>>is also a possibility: once a global pool of objects is allocated, then
    >>each of them is "allocated" in and "deleted" from that pool. The generic
    >>pool in that case is the free store. The generic mechanism is the default
    >>'new' and 'delete'. You can customize them to write your own pool-based
    >>memory manager to reduce "heap fragmentation", for example.

    >
    >
    > I am familiar with allocation "in place" (placement new, etc.),


    How is that relevant here?

    > but the
    > idea of oveloading the delete operator to operate on stack objects
    > (automatic variables) was pretty new to me. After all, if the automatic
    > object is deleted automatically once it goes out of scope, why
    > complicate matters?


    I am not sure where you're coming from about "complicating matters". You
    started with 'auto_ptr' owning an automatic object, which is theoretically
    allowed if that class defines 'delete' in a certain way. There is no
    sense AFAIK to do that in a _real_life_ program. I've not encountered it
    in my 10+ years of C++.

    > One could argue that I would want to implement something like that
    > exactly for the original idea that started this thread: letting an
    > auto_ptr point to an automatic variable. But then, is this the most
    > elegant solution to the "problem"?


    What is <<the "problem">> you're referring to? It seems that allowing
    'auto_ptr' to hold the address of an automatic variable is what is known
    as "a solution in search of a problem". What would be the reason for you
    to create an auto_ptr object and let it hold the address of an automatic
    object?

    > Are there other scenarios that would
    > mandate overriding delete to work on a stack object?


    Since you are speaking hypothetically, anyway, here is one: I would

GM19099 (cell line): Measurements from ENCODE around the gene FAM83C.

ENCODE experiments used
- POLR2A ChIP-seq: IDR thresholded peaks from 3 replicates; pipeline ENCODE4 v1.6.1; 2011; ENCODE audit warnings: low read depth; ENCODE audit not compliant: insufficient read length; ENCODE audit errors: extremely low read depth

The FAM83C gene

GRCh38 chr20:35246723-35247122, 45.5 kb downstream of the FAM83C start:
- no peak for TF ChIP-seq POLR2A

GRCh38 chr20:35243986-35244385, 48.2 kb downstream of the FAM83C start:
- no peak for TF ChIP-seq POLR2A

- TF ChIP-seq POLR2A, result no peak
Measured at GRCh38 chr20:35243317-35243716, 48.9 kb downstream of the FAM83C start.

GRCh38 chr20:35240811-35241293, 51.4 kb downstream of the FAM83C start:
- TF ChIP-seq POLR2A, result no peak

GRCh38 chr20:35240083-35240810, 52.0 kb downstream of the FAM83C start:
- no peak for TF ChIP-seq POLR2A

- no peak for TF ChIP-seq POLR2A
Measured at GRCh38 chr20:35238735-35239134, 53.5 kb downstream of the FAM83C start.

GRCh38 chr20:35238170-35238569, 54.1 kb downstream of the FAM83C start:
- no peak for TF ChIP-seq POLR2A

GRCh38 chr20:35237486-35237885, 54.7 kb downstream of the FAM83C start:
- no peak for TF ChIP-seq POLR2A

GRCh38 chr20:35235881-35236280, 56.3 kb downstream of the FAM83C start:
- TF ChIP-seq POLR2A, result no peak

override 'new' and 'delete' and make them throw just to prohibit any
    allocation of those objects in the free store. This is not usual by any
    measures.

    V
     
    Victor Bazarov, Dec 16, 2005
    #7
  8. swengtoo

    swengtoo Guest

    Victor Bazarov wrote:
    > What is <<the "problem">> you're referring to? It seems that allowing
    > 'auto_ptr' to hold the address of an automatic variable is what is known
    > as "a solution in search of a problem". What would be the reason for you
    > to create an auto_ptr object and let it hold the address of an automatic
    > object?


    I ran into a situation in which I wanted to pass the pointer of an
    automatic variable to a class which internally uses auto_ptr to store
    it. I guess this points to a fundamentally flawed design. I will have
    to re-think.

    > Since you are speaking hypothetically, anyway, here is one: I would
    > override 'new' and 'delete' and make them throw just to prohibit any
    > allocation of those objects in the free store. This is not usual by any
    > measures.


    Thanks. You answered my question.
     
    swengtoo, Dec 16, 2005
    #8
  9. swengtoo

    mlimber Guest

    swengtoo wrote:
    > Victor Bazarov wrote:
    > > What is <<the "problem">> you're referring to? It seems that allowing
    > > 'auto_ptr' to hold the address of an automatic variable is what is known
    > > as "a solution in search of a problem". What would be the reason for you
    > > to create an auto_ptr object and let it hold the address of an automatic
    > > object?

    >
    > I ran into a situation in which I wanted to pass the pointer of an
    > automatic variable to a class which internally uses auto_ptr to store
    > it. I guess this points to a fundamentally flawed design. I will have
    > to re-think.

    [snip]

    Right. According to common usage, a class that accepts an auto_ptr
    takes over ownership of that object. Therefore, you must pass an object
    that is delete-able (which usually means that the object was
    dynamically allocated in free store). If you are trying to pass an
    automatic variable to that class, you are misusing the class.

    Cheers! --M
     
    mlimber, Dec 16, 2005
    #9
  10. "swengtoo" <> wrote in message
    news:...

    > I ran into a situation in which I wanted to pass the pointer of an
    > automatic variable to a class which internally uses auto_ptr to store
    > it. I guess this points to a fundamentally flawed design. I will have
    > to re-think.


    Did you handle the copy constructor for the class that had the auto_ptr as a
    member? It must have been ugly because the copy constructor of the auto_ptr
    does not copy. :)

    I think auto_ptr is accepted to be useful only in transfer of ownership when
    calling functions. It can be used in other situations as well, but always
    with risks and in awkward ways.

    I would bring in Boost's smart pointers and start using them today! :)

    Ali
     
    =?iso-8859-1?Q?Ali_=C7ehreli?=, Dec 17, 2005
    #10